The preface to the Lyrical Ballads contains Wordsworth’s thoughts on poetry and what he believes it should be, compared to the poetry written at the time of its publication. Many poets, including Wordsworth, have rejected poetry due to these thoughts on poetry in the preface. However, there are some grounds on which these words reject poetry, and they can be discussed with reference to the preface to the Lyrical Ballads itself.
Comparing Wordsworth’s Lyrical Ballads
In his preface to the Lyrical Ballads, Wordsworth discusses how he believes that words have been rejected by poetry. He states that this is due to the overuse of poetic words and phrases, which has led to their meanings being diluted. Wordsworth believes that by using simpler words, poetry can regain its power.
Additionally, he feels that poetry should focus on more common subjects in order to connect with a wider audience. Thus, it was his goal to be able to use language from both the lower and upper classes. As such, he utilized everyday vocabulary and dialects for poems about rural life. Lastly, he wanted poetry’s form to be looser than what had previously been seen in order for it to take on a conversational tone.
Throwing Out the Rules
In the preface to the Lyrical Ballads, William Wordsworth discusses his reasons for rejecting many of the rules of poetry. He believes that poetry should be about common life and should use language really used by men. He also believes that poems should be short and expressive, rather than long and elaborate.
Wordsworth’s beliefs led him to create a new style of poetry that was more accessible to everyday people. However, critics have criticized him for not following all of the traditions of poetry. For example, he does not use rhyme or meter as much as other poets would have done at the time.
The Great Unknown
In the preface to the Lyrical Ballads, William Wordsworth discusses his theory that words reject poetry because they are not musical enough. He believes that poetry should be natural and simple, using language that is familiar to everyone. However, words often fail to meet this standard, instead sounding forced and artificial.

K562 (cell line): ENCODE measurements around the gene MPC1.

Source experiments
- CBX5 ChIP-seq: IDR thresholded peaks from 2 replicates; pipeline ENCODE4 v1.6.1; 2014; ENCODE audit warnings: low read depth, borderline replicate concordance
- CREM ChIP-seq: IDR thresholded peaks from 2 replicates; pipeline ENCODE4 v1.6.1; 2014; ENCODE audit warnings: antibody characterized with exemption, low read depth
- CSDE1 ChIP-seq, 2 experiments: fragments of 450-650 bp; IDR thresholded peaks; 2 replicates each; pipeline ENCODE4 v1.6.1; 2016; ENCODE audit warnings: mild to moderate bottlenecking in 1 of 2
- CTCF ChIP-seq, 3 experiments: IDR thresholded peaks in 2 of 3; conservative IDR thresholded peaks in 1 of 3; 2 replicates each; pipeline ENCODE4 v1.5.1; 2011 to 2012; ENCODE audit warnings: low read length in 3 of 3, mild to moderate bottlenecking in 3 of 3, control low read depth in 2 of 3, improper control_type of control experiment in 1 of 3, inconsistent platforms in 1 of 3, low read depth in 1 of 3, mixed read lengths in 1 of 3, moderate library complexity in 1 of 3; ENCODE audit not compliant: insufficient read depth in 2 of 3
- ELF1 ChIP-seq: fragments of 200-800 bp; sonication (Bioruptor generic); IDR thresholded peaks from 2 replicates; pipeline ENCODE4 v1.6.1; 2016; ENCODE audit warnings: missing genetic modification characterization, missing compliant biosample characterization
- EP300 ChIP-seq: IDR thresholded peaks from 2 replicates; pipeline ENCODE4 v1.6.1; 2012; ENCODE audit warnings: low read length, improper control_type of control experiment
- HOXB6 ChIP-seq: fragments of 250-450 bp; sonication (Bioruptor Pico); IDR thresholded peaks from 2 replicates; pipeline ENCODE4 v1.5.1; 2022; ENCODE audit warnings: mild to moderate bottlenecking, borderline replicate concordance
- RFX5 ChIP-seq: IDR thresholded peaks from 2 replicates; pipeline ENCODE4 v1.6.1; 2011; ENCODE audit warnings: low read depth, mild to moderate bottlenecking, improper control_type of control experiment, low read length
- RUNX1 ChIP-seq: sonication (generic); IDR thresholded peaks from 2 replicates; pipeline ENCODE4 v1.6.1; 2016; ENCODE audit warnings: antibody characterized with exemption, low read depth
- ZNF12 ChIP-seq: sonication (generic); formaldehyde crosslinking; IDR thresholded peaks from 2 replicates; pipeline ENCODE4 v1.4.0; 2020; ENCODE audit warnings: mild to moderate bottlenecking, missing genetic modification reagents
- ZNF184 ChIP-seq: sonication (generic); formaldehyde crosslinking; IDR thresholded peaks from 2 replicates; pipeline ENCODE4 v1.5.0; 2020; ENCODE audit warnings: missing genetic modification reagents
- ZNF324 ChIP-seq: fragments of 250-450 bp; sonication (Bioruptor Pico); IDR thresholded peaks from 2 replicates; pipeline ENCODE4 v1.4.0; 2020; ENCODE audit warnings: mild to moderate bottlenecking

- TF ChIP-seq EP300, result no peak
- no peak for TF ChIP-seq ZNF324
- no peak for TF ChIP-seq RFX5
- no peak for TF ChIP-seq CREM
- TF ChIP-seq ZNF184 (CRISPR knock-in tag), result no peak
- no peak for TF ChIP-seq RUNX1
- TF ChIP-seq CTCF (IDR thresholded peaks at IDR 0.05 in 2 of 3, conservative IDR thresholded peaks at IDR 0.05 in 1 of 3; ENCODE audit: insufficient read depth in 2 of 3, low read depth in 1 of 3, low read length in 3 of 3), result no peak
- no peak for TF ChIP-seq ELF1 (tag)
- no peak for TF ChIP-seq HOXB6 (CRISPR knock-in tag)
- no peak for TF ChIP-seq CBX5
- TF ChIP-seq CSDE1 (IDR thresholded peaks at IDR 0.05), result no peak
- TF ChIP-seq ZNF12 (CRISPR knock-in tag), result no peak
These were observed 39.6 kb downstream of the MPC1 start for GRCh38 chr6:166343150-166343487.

As a result, they are rejected by poetry. This may explain why so much great poetry remains unknown; it is simply lost in the vastness of the written word. Furthermore, the preface seems to condemn those who do create complex poems, believing them to be an evil that ought not to exist.
Although some people might agree with him, I disagree with him on many points. For example, he rejects poetic diction and other figures of speech like a metaphor as being unpoetic or unpractical for ordinary people.
An Implicit Agreement
In the preface to the Lyrical Ballads, William Wordsworth discusses an implicit agreement between poets and readers. This agreement is that, in order for poetry to be successful, it must adhere to certain rules and expectations. However, Wordsworth argues that this agreement is actually harmful to poetry, as it stifles creativity and experimentation. He instead advocates for a more organic approach to writing, one that is based on feeling and intuition rather than strict rules.
Words Rejected as Trash
Words are often dismissed or rejected as being nothing more than a means to an end. We use them to communicate our thoughts and feelings, but they are often seen as being powerless compared to other forms of expression, like music or art. However, words have their own kind of power, which is why they are such an important part of poetry.
They can make us laugh, cry, empathize with others, and imagine new worlds. That’s why we need to treat words with respect and be mindful of how we choose them when we write poems.
The Poet’s Role in the society
As the preface to the Lyrical Ballads states, words reject poetry when they are not used in accordance with their proper…office and dignity. In other words, when poets misuse or overuse words, they strip them of their power and meaning. This not only makes for bad poetry, but it also dishonors the language itself. As custodians of words, it is our responsibility to use them skillfully and respectfully if we want to create beautiful poems that sing on the page.
Concluding Thoughts and Quotes
In the preface to the Lyrical Ballads, Wordsworth offers several reasons why words might reject poetry. First, he suggests that poetry is often too complex for words, which are limited in their meanings. Second, he argues that words are often misused in poetry, which can lead to them rejecting the poem altogether.
Finally, Wordsworth believes that some words are simply overused in poetry and have lost their original meaning. Ultimately, these three reasons lead to the rejection of many poems by words.
Also read: preface to the lyrical ballads